2) From the 14-Day Herbal Cleansing by Laurel Vukovic, The Spring Tonic Soup is a perfect compliment to any cleanse you choose to do with the changing season.  Choose fresh, organic, local ingredients in preparing this soup.

Ingredients:

  • 1 leek, sliced into thin crescents
  • 1/2 cup shiitake mushrooms, sliced
  • 1/2 cup carrots, sliced into 1/4-inch half moons
  • 1-inch piece of fresh ginger root, thinly sliced
  • 2 cloves garlic, minced
  • 2 tbsp extra virgin olive oil
  • 5 cups vegetable stock or water
  • 1 cup asparagus, cut diagonally into 1-inch pieces
  • 2 tbsp light miso, or to taste
  • 1/4 cup parsley, finely minced
  • freshly ground black pepper

1. In a large pot over medium heat, sautee leek, shiitake mushrooms, carrots, ginger root, and garlic in olive oil until vegetables have softened. Approximately 5 minutes.

2. Add vegetable stock or water and bring to a boil.  Lower heat, cover, and simmer for 10 minutes.  Add asparagus, and simmer for an additional 5 minutes or until asparagus is tender.

3. Dilute miso in a small amount of hot broth and add to soup.  Turn off heat and add to parsley.  Cover, and allow to stand for 5 minutes.  Add freshly ground black pepper and adjust seasonings. Serve.

Medicinal benefits:

Asparagus is a classic Spring tonic vegetable.  The amino acid, asparagine, has diuretic effects that purifies the kidneys.  In addition, asparagus is rich in Vitamin C, A, folic acid, potassium, and rutin.

Parsley is rich in Vitamin A, C, iron, calcium, magnesium, and chlorophyll.  Parsley stimulates increased urination and helps cleanse the urinary tract.

Looking for more?  

If you’d like to start a yoga practice or practice in the comfort of your home I offer personalized virtual sessions that are delivered to your inbox!  

I also am happy to offer personalized integrative wellness programs to help you attain optimal mind-body health & balance.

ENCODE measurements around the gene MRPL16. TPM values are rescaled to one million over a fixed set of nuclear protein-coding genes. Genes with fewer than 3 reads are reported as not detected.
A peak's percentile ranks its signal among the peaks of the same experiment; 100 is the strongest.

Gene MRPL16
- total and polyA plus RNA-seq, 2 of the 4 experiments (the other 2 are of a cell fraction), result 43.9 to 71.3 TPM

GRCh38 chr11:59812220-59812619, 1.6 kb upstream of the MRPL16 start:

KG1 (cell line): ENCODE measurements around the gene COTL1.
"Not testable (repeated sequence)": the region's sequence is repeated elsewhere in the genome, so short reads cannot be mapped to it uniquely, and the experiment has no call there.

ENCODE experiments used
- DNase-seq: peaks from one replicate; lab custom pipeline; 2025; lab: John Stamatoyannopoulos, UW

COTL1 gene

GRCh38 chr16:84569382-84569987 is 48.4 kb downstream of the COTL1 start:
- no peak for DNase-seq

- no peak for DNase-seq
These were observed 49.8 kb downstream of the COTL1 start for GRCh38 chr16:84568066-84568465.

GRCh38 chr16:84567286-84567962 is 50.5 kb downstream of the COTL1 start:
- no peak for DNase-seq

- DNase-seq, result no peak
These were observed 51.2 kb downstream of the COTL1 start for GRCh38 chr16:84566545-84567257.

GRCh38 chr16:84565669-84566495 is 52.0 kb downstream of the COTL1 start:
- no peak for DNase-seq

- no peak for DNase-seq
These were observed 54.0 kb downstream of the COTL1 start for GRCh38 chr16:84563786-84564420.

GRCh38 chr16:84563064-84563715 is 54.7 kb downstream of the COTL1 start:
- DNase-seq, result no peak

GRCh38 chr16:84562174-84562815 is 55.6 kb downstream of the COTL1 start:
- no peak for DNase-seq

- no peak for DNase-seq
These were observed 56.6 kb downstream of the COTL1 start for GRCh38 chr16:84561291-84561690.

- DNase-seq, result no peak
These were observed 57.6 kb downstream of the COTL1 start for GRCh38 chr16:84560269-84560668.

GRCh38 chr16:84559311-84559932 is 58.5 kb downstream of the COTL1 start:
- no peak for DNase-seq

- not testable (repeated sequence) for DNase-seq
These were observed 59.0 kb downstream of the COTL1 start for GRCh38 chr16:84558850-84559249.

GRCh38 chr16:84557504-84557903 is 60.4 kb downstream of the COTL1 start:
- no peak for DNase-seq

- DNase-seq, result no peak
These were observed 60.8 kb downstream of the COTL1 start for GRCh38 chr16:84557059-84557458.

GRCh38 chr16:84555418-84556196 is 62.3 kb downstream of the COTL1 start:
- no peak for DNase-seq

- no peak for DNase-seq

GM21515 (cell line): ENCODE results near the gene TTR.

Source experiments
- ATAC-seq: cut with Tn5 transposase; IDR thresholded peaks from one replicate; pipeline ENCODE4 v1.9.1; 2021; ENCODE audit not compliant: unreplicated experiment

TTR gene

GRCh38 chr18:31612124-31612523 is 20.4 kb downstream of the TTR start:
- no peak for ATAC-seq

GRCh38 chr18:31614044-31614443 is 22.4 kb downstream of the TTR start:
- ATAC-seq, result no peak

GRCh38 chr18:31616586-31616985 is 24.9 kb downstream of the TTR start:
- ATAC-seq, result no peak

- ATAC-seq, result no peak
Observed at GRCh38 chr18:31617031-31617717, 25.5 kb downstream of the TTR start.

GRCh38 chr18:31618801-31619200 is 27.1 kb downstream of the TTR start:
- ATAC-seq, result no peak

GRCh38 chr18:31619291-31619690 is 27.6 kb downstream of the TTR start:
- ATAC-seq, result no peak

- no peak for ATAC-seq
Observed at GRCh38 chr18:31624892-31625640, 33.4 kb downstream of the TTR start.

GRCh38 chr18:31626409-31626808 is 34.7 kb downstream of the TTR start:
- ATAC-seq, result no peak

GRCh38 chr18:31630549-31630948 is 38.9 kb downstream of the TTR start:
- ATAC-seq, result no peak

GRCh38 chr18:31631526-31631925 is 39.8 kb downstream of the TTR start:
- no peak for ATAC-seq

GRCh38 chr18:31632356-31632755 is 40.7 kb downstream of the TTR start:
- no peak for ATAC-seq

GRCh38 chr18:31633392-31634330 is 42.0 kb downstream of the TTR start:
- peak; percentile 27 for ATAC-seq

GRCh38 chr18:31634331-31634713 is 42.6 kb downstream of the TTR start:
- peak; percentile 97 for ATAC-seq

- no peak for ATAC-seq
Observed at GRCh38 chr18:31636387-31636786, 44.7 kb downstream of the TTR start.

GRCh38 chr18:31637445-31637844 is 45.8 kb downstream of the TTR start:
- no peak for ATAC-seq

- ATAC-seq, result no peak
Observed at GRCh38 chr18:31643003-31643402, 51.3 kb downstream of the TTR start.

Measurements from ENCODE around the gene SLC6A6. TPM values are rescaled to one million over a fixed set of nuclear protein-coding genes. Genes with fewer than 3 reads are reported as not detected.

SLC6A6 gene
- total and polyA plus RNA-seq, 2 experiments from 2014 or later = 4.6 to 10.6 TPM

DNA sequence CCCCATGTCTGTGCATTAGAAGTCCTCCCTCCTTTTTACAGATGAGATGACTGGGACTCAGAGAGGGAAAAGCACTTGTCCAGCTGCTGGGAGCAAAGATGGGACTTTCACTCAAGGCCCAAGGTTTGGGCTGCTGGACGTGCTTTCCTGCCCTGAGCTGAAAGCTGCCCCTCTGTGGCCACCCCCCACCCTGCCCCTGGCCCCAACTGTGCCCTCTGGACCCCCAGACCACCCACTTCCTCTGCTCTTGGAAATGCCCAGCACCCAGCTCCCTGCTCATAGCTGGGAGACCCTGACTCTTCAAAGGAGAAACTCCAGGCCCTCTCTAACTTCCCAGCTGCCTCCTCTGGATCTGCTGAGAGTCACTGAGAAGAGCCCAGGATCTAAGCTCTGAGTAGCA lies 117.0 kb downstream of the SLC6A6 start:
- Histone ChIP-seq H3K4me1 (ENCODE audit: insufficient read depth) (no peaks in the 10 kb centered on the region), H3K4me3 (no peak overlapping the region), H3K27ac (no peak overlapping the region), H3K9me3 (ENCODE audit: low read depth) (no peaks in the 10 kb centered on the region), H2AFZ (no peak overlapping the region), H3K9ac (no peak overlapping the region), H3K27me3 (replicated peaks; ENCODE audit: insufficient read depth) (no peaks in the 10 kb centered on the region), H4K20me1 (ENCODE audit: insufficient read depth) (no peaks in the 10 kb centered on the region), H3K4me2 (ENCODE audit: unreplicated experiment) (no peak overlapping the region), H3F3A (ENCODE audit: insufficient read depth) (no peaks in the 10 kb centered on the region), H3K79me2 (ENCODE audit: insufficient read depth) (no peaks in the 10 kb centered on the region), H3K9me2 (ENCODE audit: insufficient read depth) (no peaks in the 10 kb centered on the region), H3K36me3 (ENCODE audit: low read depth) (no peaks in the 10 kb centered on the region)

Email me for more information.

Namaste,

Meg

Ayurveda + Yoga Flow for Thanksgiving

Balancing through Imbalance – a Seasonal Ayurveda Practice

Ayurveda is the ancient Indian science of life. It is a 5,000 year-old holistic approach to health that focuses on maintaining balance in the body and mind in order to prevent and treat illness. In Ayurveda, it is believed that we are all interconnected to natures; as the seasons change we are effected. Each season and each person is ruled by a temperament, known as a doshas. There are three doshas: vata, pitta and kapha. These energies are present to some degree in each person and the balance of them sways with our energy shifts that are affected by our actions, diet and the environment. Just as we are in constant flux with our internal balance, so is the environment season to season. Here we will look into the dosha related to autumn and how our diet and routine can help us to maintain balance within change.

Autumn is ruled by the vata dosha. This is a season of rapid change: from sunlight and warmth to darkness and cooling temperatures. With this transition from long summer days to the slower pace of fall we are asked to pause and reflect. The element related to the vata dosha is wind. If you’ve begun to experience dry skin, a feeling of unease, insomnia or anxiety, this is why. Just look at the weather here in the east coast this past week – hurricane Sandy wreaked havoc not just on peoples’ homes and property but also on their emotions. Many of my clients have told me how their sleep and eating habits have been off since the storm. In order to regain balance from this increase in vata energy we need to slow down, gather and nourish.